Towering 1,300 feet above the shores of the Dead Sea, the palace at the natural fortress of Masada was originally constructed by the Hasmonean king, Alexander Jannaeus – but that was completely rebuilt by Herod the Great. Ever fearful of a revolt against him, and of Cleopatra’s dream of rebuilding the Egyptian Empire that once included Judea, Herod made the almost inaccessible mountaintop his fortified refuge in case he ever needed a safe retreat.
Around Masada’s summit Herod created a casement wall strengthened by watchtowers. He cut two extensive systems of cisterns into the rock to provide water in time of siege. These held over 40,000 cubic meters of water, all of which had to be carried up Masada’s winding paths by hand. Herod crowned Masada with two sumptuous palaces furnished with every conceivable luxury to while away the time. However, although he never used Masada’s massive defences, its fortifications were put to the test just a generation later.
After the fall of Jerusalem in 70 AD, the last remnants of Jewish resistance to Rome fled to the desert stronghold of Masada. Less than a thousand defenders called Zealots, or Sicarii, held out for three years against a siege of over 10,000 well-equipped, battle hardened soldiers. In the end the Romans built a huge wedge-shaped ramp rising to Masada’s summit. Under the protection of an ironclad tower erected on a stone platform at the ramp’s top, the Romans pounded Masada’s wall with a battering ram. When it collapsed they found another, wooden wall that they set ablaze.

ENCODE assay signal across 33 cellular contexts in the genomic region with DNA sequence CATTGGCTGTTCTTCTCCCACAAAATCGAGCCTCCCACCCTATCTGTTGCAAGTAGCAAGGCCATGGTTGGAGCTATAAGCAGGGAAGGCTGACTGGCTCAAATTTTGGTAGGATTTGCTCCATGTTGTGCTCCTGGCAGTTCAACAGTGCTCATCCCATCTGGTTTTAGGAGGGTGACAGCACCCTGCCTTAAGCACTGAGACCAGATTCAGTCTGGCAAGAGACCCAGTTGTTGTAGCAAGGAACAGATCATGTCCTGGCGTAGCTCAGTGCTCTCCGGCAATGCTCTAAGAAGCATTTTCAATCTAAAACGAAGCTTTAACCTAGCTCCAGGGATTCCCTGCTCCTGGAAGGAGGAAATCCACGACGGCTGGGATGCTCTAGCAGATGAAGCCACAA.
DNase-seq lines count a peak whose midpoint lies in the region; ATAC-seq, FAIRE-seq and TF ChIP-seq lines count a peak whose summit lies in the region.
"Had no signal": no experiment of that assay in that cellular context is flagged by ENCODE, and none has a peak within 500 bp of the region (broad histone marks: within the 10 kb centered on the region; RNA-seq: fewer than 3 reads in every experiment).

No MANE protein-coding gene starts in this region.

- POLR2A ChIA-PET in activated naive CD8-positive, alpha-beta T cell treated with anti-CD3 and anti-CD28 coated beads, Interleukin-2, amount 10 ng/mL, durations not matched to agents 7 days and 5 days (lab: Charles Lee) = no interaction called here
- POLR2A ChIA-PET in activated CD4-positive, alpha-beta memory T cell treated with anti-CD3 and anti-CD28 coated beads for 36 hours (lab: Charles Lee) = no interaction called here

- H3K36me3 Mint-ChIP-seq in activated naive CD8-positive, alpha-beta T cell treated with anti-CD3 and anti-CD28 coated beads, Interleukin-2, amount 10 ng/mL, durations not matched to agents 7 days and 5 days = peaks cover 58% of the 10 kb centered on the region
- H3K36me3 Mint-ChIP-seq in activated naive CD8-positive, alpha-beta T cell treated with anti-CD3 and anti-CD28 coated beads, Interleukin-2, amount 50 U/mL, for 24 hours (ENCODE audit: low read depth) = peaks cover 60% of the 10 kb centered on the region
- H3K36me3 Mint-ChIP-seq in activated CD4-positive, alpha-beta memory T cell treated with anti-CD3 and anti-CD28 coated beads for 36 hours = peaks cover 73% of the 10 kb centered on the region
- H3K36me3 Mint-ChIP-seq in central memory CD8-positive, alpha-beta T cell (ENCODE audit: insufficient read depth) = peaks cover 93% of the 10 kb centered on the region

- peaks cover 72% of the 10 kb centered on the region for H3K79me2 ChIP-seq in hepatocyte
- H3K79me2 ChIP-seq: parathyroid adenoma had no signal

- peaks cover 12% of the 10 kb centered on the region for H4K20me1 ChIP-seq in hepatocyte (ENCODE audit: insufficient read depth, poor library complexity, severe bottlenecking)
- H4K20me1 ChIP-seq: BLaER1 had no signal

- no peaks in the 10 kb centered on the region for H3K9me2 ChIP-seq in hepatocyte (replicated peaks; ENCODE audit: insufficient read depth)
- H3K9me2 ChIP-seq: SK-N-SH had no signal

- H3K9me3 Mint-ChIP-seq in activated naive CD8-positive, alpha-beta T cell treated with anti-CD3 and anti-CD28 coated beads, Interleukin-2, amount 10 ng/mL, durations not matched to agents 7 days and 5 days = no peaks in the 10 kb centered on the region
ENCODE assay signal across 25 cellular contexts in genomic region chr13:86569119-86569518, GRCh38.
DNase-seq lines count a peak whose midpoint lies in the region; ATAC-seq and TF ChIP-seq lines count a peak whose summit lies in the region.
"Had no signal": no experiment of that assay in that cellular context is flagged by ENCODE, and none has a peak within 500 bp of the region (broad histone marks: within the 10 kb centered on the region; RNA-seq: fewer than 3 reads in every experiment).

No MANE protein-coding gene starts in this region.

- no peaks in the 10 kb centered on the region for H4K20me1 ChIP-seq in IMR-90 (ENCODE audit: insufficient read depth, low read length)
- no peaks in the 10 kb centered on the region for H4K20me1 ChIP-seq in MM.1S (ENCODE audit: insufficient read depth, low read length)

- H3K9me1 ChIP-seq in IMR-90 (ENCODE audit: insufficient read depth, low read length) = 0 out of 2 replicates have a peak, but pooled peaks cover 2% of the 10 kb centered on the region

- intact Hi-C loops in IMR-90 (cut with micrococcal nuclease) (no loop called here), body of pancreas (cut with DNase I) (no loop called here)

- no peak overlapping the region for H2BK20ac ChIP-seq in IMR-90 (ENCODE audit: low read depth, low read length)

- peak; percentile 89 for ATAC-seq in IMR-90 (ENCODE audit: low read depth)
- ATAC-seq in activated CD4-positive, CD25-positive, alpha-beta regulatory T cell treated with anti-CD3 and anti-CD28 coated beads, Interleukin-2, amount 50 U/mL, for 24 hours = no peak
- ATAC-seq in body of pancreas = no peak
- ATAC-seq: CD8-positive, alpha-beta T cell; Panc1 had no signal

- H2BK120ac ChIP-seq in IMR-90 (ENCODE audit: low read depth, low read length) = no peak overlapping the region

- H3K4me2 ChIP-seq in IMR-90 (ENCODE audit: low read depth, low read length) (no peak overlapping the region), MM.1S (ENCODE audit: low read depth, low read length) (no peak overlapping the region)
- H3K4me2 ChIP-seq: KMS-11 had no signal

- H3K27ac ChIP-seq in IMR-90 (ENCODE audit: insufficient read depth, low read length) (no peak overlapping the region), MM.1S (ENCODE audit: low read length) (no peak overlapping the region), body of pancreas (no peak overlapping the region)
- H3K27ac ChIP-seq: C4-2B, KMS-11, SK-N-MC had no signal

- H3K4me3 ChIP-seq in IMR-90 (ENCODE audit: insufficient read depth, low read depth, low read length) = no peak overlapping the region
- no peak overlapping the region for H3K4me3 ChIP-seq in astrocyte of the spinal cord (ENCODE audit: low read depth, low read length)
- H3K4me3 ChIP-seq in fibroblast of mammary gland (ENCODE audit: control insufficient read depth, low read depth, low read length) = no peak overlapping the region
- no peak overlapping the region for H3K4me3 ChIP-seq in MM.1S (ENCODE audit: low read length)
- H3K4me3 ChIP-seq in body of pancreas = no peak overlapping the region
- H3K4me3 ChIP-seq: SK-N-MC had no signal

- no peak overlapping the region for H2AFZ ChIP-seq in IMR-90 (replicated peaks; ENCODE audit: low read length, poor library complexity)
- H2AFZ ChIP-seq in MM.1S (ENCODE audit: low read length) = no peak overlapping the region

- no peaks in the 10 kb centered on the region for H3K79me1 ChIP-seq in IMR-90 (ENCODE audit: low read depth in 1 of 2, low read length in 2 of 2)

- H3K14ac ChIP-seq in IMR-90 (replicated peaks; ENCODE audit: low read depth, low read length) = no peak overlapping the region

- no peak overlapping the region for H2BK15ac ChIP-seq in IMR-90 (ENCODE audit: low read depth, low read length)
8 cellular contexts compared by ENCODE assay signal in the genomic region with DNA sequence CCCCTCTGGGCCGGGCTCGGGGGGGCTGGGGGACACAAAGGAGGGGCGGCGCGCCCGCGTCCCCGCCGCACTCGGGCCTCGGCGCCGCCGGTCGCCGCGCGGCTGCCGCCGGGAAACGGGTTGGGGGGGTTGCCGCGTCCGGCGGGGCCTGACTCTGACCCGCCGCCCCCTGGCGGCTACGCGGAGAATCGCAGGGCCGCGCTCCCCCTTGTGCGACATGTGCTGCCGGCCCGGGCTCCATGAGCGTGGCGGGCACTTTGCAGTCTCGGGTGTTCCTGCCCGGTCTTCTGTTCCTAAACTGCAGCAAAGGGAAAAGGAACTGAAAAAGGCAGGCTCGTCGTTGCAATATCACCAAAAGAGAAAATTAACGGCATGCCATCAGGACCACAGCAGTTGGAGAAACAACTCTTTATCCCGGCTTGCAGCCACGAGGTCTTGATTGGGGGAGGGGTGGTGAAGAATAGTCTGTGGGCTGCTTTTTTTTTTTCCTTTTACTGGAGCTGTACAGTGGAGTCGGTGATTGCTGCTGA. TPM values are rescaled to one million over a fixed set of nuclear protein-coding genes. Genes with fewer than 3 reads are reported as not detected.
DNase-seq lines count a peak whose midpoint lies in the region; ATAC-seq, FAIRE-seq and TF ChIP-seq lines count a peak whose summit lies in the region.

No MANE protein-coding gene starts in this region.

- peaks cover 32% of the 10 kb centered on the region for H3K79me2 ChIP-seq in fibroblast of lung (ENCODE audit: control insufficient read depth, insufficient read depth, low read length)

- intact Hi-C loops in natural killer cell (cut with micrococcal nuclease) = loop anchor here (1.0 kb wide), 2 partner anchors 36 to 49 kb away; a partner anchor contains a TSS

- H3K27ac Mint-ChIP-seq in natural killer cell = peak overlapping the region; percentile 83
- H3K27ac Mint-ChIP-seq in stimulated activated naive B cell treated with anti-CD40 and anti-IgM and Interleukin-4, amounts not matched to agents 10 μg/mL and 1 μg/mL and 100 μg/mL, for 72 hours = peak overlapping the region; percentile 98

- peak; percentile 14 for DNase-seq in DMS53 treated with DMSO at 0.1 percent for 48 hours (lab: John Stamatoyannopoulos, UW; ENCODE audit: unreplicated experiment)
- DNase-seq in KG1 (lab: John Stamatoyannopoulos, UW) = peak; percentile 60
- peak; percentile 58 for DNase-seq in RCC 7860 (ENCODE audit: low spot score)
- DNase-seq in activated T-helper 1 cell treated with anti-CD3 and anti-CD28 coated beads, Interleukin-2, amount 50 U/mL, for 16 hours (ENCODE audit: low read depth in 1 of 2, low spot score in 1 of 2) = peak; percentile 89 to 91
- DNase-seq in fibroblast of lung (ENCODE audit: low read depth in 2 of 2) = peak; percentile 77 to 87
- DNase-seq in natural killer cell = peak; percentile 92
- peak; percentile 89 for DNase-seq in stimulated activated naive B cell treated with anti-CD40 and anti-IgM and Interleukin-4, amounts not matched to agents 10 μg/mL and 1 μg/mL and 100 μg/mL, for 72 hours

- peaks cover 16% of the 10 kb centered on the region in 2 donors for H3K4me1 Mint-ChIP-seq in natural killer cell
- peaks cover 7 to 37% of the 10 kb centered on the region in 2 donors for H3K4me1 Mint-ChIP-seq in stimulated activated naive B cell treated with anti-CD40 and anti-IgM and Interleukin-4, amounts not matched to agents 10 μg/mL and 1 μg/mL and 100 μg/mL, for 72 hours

This page is part of the book The Holy Land of JesusShare this page with your friends
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